When Same Sex Couples Kiss in Public

When Same Sex Couples Kiss in Public

There are 232 comments on the www.womanist-musings.com story from Oct 25, 2011, titled When Same Sex Couples Kiss in Public. In it, www.womanist-musings.com reports that:

Kissing, kissing, kissing, such a simple thing right? I mean, most couples do it and quite a few are quite willing to do it in public as well. Of course, we may roll our eyes over people who are outright tongue wrestling in the public street – but precious few of us complain about the odd peck. It's a very standard part of our view.

Well... except in same-sex couples. Then that can get you thrown out of pubs. It can get you kicked off planes. It can certainly get your head kicked in. A television programme with a same-sex kiss? Oh you're bound to get a gazillion complaints. How daaaare you. Even now there's yet another study on shoving our affection after the watershed to protect the delicate gazes of straight people.

I don't kiss Beloved outside the house. I want to, but I don't. It has become something hidden, something concealed. Something I have to restrict to behind close doors. In some ways, I have to treat kissing him as a sex act.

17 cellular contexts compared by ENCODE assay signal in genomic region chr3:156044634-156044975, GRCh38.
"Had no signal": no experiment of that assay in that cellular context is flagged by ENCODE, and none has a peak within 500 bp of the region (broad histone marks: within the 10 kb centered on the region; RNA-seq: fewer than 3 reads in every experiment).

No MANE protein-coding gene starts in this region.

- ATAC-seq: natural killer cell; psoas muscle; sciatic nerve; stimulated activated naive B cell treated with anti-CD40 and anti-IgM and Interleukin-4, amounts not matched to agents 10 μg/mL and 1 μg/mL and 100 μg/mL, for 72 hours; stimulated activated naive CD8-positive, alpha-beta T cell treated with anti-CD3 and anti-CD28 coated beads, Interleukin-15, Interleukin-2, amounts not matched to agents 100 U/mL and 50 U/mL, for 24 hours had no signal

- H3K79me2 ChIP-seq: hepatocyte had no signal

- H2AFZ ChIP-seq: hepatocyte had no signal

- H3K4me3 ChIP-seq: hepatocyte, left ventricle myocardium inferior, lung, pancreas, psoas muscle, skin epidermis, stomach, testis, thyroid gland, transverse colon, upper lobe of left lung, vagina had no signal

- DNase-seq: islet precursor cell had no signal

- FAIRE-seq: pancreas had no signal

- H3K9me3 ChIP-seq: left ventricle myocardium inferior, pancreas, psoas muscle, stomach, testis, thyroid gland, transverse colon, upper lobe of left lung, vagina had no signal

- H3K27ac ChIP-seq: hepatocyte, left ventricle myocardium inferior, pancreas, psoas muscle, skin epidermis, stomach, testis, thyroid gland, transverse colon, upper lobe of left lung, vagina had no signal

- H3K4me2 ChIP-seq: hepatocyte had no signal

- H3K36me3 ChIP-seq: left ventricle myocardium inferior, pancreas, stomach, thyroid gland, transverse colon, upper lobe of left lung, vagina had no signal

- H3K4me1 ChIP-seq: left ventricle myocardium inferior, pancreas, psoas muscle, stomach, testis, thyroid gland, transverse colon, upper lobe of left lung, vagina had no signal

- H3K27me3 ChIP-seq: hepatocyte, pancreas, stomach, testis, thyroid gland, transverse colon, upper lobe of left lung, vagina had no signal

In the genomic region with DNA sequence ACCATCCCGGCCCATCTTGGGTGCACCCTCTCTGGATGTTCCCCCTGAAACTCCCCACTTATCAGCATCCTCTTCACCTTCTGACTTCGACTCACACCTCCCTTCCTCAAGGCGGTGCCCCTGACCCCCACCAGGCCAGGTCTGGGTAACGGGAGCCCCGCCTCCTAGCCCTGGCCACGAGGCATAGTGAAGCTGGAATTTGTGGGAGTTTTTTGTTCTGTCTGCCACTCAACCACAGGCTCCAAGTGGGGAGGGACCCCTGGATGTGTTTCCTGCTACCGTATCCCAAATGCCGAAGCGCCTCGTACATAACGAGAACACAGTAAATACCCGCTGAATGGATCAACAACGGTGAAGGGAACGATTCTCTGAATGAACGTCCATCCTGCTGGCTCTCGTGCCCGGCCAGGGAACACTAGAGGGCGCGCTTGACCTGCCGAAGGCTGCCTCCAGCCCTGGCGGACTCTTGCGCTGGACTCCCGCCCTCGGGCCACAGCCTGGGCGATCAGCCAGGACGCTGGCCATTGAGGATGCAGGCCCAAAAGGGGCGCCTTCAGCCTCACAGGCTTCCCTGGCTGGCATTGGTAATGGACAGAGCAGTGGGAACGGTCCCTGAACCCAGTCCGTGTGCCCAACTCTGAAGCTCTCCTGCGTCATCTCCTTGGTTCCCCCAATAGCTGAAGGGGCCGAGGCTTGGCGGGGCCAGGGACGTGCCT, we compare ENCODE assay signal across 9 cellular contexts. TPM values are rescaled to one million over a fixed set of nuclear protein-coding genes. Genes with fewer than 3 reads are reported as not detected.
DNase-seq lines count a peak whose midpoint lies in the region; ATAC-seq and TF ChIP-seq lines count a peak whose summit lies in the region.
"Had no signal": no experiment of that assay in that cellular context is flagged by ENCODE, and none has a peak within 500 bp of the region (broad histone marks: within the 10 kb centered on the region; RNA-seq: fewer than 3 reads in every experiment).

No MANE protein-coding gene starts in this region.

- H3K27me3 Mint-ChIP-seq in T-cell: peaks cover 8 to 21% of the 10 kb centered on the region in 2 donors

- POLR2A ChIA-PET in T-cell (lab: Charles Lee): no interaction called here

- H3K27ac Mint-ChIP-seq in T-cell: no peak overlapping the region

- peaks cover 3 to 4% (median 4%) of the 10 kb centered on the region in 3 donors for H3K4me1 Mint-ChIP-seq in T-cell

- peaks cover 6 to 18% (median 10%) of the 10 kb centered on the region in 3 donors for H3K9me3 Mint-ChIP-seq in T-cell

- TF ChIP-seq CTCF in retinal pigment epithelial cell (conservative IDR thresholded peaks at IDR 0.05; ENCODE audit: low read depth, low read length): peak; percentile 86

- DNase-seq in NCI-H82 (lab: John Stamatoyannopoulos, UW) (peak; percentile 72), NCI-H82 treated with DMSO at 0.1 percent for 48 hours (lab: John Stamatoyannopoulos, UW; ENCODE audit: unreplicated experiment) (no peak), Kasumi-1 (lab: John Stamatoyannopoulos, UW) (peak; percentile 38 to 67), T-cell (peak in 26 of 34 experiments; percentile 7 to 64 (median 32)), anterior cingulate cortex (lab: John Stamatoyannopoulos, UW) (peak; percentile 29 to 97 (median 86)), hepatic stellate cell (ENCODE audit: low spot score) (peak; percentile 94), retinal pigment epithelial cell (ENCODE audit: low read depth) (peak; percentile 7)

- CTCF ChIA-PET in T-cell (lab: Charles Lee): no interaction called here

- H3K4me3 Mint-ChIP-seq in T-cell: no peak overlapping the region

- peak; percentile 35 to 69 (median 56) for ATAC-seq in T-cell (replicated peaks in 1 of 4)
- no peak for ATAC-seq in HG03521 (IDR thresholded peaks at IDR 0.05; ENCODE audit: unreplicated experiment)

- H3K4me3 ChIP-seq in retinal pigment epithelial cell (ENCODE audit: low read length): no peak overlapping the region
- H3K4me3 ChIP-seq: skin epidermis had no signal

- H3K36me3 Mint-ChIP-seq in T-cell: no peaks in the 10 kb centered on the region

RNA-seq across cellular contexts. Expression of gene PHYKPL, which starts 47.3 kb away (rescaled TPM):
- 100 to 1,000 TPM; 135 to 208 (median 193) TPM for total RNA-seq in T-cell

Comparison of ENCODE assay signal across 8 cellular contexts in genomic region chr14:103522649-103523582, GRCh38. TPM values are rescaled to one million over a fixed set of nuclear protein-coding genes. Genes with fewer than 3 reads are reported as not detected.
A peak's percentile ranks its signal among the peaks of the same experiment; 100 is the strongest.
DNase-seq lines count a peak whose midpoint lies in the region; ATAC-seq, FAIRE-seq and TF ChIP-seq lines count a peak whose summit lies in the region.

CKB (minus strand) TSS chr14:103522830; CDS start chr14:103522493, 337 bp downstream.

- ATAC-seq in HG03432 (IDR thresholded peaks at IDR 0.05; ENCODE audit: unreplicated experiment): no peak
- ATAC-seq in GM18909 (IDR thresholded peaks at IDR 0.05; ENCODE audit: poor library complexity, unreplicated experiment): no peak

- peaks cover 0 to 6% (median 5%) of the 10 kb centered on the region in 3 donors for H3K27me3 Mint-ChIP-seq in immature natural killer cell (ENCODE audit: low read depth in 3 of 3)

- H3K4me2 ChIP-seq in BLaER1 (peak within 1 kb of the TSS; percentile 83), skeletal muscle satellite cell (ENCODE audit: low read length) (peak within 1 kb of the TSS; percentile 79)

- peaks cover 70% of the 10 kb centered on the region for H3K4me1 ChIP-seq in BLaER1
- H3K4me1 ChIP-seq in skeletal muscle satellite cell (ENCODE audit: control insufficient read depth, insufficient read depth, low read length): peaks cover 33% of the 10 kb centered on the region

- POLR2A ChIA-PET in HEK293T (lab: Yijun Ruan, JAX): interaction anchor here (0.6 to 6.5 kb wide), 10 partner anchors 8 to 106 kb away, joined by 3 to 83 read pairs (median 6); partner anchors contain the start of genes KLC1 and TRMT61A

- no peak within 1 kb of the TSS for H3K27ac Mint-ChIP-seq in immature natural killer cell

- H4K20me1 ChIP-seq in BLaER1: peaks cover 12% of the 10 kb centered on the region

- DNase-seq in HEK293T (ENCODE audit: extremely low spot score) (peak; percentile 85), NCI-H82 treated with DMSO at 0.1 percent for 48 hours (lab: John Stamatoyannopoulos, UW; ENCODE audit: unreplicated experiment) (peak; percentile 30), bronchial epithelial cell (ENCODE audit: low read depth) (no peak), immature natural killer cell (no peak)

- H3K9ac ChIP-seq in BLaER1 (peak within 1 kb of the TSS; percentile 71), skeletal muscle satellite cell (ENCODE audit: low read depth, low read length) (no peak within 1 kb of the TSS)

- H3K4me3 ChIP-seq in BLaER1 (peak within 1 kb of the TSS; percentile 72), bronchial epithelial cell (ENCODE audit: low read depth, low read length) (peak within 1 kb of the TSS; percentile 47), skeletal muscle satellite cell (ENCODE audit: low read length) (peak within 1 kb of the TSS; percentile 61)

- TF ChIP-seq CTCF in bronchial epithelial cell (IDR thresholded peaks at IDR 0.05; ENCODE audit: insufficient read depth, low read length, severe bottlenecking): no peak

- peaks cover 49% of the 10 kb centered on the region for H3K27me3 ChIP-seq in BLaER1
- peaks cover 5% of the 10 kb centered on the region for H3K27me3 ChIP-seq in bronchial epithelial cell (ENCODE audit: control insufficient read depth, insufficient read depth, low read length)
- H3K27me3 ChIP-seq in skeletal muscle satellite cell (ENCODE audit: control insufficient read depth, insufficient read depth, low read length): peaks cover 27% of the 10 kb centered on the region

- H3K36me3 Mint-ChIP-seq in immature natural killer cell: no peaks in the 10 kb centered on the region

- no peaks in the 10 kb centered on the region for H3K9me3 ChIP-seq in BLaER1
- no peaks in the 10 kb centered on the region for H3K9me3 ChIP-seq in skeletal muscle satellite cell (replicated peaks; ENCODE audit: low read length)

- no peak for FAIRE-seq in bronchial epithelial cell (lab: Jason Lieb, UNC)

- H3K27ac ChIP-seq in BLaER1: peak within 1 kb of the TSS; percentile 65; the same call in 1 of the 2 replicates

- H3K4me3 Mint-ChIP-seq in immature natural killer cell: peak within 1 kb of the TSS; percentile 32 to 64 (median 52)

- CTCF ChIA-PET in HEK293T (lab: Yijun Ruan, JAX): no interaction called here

And the excuses we hear from those determined not to allow us this simplest act of affection.

“People complained” “People were offended.” “There are Children watching” “This is a family area”

Oh I love that protest. “We're not raging bigots – we just accede to their wishes!” Like that's even an excuse! Like that makes you one iota less of a homophobe!

Why does it offend people? Why must we protect the gaze of straight people from our affection? We see kisses all the time – do these people walk through life being permanently offended? Kissing is on every channel! In so many books, in so much media, in adverts!

Join the discussion below, or Read more at www.womanist-musings.com.

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Since: Aug 08

Location hidden

#1 Oct 25, 2011
When gays kiss in public all hell breaks loose from the bigots.

Since: Aug 08

Location hidden

#2 Oct 25, 2011
Why are same-sex kisses blurred out as if it is nudity?

“WOOF !”

Since: Jul 11

Libertarian

#4 Oct 25, 2011
equalityboy81 wrote:
Why are same-sex kisses blurred out as if it is nudity?
Nudity is not necesserily forbidden either.

In New York State, the law for the past 30 years is that a woman can be bare-breasted in public anywhere a man can be. Women are allowed to breastfeed in public, in restaurants, etc. and the law specifically protectes them.